Say the word "karate" and many people will have an instant mental image of a belted figure breaking a stack of wooden boards with a bare hand. Breaking boards is a karate technique that requires skill, training and the proper kind of wood, as not all woods are equally suited to this practice. Look for fairly lightweight and cured woods with a coarse, straight grain and an absence of knots or warping. "Green" wood, which has not been given time to dry, is more flexible and resistant to breakage than "cured" or dry wood.
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Paulownia, a fast-growing flowering tree, is not only attractive in the yard but is also a good choice for beginner karate breaking boards. Boards made of paulownia are very lightweight and break cleanly and easily when force is correctly applied.
Pine is a classic wood choice for karate breaking boards. A lightweight wood, pine has a clean grain and a tendency toward dryness--both factors that make this wood a natural choice. Pine boards tend to be stronger than paulownia wood and are good practice or performance boards.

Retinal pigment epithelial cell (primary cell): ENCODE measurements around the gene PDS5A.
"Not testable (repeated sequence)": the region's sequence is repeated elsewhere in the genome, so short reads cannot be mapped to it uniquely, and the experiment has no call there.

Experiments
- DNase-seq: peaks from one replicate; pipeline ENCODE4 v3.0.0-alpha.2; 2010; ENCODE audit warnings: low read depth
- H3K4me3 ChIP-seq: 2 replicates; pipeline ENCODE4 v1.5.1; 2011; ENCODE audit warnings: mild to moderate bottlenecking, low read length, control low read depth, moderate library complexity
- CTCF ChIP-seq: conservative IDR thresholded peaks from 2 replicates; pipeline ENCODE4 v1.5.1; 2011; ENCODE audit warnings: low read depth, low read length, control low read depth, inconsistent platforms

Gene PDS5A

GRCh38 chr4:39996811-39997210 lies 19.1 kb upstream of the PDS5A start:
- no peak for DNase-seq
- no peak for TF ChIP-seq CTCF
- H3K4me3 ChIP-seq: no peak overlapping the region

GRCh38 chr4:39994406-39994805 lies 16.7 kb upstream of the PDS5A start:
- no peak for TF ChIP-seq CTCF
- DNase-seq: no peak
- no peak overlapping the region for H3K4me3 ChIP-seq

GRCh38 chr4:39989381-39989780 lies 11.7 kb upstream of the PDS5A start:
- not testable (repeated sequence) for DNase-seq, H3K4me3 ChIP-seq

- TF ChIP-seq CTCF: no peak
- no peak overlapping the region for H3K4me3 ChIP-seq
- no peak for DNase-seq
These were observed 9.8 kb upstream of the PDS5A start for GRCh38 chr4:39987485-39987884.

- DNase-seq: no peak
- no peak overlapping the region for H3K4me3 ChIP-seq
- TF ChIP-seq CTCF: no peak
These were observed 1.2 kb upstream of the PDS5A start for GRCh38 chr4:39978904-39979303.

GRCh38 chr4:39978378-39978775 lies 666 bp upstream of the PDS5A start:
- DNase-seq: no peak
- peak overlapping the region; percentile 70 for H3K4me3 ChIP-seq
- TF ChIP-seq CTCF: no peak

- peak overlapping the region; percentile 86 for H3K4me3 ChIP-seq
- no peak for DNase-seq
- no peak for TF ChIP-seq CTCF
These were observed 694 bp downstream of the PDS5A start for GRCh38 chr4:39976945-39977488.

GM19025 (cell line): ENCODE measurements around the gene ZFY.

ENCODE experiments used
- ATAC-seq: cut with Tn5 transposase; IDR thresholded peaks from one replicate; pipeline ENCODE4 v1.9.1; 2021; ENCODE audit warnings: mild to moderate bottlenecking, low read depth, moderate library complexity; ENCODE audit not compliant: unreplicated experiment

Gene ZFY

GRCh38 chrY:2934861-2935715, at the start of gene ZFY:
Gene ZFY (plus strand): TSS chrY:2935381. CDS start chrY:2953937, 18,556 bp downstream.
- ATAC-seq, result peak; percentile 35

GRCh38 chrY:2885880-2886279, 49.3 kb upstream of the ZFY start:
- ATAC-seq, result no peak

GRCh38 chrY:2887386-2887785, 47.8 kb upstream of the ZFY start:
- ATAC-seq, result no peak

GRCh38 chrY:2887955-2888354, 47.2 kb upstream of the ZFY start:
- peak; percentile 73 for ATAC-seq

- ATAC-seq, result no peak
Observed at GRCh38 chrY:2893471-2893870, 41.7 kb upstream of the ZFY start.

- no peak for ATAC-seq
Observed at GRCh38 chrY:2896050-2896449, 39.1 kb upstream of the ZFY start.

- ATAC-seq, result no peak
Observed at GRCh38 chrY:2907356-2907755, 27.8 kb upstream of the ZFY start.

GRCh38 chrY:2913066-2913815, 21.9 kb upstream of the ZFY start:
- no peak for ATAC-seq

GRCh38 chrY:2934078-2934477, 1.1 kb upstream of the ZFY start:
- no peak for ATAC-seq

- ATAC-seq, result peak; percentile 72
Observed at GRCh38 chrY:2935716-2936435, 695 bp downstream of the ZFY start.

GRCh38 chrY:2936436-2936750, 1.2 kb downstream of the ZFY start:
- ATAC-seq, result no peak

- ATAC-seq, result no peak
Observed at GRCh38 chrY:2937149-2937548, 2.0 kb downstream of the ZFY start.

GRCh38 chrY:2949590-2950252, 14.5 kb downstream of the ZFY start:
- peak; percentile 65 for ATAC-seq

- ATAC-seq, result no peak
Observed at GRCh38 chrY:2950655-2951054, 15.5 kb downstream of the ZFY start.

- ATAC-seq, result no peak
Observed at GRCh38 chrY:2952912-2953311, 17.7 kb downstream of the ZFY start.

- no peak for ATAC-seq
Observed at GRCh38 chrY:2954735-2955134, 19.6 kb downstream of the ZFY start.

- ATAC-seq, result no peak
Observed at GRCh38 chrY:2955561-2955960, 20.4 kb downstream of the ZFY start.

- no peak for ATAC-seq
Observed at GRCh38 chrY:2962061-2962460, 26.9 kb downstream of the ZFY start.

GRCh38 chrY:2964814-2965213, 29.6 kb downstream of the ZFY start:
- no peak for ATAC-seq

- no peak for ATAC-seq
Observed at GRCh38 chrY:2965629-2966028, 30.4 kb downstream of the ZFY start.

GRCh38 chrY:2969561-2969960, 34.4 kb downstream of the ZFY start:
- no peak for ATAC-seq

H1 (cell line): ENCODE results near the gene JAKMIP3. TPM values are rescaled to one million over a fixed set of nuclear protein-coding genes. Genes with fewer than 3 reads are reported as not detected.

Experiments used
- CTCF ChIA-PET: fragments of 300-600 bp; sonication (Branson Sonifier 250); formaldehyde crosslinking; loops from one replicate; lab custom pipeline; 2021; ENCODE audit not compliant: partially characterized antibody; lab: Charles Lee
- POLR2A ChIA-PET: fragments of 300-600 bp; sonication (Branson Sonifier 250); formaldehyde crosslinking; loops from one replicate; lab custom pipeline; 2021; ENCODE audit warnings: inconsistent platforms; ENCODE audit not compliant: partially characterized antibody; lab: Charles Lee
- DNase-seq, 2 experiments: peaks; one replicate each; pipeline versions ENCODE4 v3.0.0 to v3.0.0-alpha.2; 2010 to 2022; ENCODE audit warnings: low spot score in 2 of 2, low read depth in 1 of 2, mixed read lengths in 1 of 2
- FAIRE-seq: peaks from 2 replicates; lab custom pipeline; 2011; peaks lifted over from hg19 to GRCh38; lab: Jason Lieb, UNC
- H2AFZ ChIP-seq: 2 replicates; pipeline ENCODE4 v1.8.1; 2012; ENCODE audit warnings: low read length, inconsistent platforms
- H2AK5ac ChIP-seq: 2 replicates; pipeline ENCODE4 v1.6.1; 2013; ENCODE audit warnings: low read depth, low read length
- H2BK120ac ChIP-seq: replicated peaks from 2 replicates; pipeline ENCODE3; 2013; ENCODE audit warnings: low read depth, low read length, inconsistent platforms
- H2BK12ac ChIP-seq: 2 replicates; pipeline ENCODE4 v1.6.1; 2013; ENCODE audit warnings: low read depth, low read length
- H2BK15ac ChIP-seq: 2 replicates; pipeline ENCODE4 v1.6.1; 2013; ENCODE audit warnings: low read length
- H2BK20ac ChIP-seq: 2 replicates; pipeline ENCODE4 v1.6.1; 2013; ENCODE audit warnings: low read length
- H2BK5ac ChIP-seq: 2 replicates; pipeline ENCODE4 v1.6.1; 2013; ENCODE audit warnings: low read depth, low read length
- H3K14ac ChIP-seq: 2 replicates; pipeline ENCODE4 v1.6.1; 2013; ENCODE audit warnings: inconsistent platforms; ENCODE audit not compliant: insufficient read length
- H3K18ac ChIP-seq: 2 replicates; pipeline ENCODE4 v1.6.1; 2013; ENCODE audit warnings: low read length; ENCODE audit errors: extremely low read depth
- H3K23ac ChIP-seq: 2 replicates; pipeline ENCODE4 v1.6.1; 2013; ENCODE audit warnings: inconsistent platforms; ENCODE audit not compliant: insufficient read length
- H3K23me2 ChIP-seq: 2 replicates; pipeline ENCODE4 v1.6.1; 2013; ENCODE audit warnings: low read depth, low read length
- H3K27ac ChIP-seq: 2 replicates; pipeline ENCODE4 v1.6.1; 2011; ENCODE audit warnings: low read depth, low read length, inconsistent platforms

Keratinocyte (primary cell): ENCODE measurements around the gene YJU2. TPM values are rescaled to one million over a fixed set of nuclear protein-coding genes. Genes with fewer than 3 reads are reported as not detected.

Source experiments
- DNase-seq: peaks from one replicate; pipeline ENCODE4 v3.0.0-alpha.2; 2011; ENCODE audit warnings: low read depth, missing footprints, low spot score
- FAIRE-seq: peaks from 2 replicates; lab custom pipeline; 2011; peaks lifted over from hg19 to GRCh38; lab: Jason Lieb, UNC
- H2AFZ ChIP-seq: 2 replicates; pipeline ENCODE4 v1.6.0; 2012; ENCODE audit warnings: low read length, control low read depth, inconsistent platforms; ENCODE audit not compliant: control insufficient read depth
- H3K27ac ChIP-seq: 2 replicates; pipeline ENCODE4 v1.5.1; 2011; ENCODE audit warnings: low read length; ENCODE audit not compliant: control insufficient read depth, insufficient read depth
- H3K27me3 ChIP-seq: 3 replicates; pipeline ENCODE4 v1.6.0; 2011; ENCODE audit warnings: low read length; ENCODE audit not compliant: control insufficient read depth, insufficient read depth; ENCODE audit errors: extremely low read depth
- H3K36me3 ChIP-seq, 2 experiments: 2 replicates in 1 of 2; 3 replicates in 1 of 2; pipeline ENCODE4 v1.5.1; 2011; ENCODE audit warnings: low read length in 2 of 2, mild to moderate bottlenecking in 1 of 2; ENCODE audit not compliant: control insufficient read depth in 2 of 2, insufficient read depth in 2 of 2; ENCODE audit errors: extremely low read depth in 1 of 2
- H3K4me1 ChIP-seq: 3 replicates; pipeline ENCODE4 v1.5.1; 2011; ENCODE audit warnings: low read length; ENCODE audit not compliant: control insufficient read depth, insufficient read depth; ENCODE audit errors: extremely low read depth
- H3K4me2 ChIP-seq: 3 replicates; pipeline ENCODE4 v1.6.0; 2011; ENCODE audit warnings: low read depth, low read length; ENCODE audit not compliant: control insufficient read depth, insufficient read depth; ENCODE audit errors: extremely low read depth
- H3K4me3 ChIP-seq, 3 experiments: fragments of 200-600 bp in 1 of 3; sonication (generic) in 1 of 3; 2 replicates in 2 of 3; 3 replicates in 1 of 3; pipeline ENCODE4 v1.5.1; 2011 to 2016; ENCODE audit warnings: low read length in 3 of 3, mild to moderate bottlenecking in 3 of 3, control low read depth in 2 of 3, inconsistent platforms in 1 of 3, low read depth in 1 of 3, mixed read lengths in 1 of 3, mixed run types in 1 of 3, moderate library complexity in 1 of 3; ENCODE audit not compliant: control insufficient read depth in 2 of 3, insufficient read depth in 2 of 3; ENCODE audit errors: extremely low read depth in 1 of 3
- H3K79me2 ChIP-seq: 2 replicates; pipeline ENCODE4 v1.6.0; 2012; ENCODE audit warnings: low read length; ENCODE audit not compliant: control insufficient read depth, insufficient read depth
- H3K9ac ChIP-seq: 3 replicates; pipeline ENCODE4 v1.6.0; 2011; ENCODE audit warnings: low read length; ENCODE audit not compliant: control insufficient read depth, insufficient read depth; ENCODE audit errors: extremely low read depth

Ash is occasionally used, as its straight grain makes it easy to cut clean boards. But as its other characteristics include high strength and some elasticity, ash can be more difficult for the beginner or intermediate student to break cleanly. Only very dry ash boards should be used for breaking purposes.
Woods Not to Use
Oak, cedar and other heavier woods are either too strong or too brittle to be used for breaking boards. Brittle woods will shatter or not break cleanly, increasing the potential for splinters and other dangers. Particle boards or composite woods are also not recommended.
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